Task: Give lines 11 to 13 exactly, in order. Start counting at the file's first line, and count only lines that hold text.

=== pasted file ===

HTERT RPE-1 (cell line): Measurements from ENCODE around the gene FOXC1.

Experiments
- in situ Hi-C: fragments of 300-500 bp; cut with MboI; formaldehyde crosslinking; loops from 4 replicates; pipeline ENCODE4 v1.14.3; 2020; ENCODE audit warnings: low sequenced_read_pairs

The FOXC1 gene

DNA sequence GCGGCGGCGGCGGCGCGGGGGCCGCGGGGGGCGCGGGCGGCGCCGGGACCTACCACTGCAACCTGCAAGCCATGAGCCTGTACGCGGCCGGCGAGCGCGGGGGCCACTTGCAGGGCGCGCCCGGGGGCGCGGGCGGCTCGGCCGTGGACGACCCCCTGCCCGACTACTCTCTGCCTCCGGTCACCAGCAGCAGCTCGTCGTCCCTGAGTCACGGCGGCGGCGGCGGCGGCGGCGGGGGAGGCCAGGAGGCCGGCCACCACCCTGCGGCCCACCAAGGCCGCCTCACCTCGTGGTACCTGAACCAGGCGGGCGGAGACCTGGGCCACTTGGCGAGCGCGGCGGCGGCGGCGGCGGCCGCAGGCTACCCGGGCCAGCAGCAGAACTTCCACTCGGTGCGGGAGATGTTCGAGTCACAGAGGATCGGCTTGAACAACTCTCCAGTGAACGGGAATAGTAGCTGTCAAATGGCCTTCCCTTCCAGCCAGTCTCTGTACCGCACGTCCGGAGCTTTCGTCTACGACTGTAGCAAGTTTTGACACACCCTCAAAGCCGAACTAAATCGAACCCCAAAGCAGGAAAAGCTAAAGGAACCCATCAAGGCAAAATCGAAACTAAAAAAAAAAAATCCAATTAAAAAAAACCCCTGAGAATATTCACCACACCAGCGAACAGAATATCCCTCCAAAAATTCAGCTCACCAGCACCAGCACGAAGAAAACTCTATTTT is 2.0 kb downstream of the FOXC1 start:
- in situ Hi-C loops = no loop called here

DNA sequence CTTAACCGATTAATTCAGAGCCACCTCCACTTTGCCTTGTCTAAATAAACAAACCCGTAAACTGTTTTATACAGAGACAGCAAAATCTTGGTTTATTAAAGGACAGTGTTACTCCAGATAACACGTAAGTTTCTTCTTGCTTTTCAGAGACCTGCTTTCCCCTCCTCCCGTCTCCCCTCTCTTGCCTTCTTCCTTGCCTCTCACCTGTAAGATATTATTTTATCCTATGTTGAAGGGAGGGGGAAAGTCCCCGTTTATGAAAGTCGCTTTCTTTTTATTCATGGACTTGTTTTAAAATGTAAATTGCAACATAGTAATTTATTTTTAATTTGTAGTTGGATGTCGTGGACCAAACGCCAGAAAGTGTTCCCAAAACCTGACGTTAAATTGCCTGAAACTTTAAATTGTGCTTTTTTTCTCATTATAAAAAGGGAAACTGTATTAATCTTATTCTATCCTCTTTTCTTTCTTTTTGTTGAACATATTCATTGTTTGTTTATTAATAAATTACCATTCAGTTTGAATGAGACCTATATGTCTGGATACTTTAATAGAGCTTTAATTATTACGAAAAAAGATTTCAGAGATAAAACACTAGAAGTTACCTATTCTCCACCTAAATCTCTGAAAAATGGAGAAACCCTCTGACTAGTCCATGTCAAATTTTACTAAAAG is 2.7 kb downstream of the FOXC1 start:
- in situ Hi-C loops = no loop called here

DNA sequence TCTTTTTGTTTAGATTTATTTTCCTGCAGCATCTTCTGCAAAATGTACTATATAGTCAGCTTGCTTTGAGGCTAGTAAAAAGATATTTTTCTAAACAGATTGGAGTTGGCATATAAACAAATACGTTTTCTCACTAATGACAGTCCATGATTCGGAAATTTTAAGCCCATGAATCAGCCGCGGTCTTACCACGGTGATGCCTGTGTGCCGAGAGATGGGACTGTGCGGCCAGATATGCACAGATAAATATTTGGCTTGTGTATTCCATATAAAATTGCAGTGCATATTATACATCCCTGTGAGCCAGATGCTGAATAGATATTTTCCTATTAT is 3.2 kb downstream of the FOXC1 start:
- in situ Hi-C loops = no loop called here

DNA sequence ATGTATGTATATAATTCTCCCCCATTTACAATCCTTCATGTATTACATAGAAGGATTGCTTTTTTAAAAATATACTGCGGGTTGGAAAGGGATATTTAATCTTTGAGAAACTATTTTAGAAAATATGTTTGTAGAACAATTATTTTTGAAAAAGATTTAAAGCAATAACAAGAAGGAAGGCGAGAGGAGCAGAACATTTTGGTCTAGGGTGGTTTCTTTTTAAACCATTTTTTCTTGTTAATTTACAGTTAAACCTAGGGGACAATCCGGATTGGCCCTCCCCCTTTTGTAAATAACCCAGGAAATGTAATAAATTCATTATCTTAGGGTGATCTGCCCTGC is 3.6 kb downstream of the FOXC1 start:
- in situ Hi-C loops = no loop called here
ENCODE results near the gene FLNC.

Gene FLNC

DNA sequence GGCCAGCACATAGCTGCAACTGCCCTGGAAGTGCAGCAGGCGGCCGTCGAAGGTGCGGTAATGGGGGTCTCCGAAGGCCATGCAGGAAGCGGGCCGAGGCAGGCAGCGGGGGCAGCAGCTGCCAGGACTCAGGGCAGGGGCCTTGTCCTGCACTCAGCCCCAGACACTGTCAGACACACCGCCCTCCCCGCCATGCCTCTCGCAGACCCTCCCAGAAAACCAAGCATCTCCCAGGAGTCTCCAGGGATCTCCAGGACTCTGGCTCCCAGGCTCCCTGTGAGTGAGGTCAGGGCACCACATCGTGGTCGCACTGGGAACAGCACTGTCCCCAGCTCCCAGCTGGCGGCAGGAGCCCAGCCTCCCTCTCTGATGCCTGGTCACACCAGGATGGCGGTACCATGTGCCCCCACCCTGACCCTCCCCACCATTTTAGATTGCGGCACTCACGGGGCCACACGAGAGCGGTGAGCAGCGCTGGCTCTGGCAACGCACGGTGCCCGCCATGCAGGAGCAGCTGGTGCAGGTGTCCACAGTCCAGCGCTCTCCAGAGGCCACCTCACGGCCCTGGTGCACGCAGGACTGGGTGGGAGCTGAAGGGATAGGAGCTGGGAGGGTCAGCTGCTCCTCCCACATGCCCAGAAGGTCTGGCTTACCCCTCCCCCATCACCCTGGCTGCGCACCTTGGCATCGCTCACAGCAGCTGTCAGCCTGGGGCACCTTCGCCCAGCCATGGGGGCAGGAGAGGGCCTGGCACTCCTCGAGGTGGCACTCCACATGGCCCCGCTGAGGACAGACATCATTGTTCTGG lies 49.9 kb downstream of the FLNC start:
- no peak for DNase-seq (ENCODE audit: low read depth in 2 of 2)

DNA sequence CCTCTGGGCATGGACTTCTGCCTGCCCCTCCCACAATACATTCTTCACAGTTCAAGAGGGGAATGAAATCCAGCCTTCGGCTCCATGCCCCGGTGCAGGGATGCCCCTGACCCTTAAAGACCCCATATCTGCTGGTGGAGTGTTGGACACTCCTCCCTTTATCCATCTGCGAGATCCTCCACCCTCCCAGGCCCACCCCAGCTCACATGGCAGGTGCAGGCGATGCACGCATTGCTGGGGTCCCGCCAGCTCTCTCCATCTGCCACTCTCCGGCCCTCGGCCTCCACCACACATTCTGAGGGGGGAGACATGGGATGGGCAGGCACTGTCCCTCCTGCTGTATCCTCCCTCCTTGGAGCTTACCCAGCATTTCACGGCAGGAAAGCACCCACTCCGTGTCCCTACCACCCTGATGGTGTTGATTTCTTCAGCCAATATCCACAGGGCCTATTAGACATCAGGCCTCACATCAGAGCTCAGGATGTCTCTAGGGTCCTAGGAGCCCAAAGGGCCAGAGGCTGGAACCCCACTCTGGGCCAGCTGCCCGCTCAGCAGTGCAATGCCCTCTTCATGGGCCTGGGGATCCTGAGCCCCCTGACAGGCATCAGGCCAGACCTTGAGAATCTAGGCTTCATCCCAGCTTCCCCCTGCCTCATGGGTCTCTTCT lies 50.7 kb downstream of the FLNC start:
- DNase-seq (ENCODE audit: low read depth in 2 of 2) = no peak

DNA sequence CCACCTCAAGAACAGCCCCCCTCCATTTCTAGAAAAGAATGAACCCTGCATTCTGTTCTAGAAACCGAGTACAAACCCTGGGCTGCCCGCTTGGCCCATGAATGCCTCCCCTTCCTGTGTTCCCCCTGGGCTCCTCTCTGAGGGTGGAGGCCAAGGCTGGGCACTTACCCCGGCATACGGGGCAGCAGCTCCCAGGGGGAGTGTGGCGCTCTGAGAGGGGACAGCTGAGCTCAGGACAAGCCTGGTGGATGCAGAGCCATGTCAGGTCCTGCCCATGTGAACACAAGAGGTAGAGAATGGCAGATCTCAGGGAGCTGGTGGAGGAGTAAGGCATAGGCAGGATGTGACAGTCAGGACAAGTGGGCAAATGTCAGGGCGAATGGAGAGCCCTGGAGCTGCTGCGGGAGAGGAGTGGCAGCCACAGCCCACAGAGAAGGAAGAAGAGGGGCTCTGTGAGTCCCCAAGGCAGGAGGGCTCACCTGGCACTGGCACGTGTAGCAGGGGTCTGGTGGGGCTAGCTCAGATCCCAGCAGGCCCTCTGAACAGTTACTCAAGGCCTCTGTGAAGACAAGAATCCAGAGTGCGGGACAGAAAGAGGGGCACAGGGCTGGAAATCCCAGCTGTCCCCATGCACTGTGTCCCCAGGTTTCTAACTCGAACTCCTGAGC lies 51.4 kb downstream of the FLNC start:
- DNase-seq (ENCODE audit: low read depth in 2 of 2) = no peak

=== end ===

DNA sequence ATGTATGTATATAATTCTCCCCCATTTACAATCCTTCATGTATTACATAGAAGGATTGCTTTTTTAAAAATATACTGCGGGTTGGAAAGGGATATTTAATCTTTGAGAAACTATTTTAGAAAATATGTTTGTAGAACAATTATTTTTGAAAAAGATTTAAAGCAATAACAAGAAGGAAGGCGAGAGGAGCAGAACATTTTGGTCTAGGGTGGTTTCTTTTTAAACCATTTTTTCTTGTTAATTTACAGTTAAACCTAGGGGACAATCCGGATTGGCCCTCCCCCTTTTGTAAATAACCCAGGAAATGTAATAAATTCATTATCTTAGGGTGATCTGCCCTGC is 3.6 kb downstream of the FOXC1 start:
- in situ Hi-C loops = no loop called here
ENCODE results near the gene FLNC.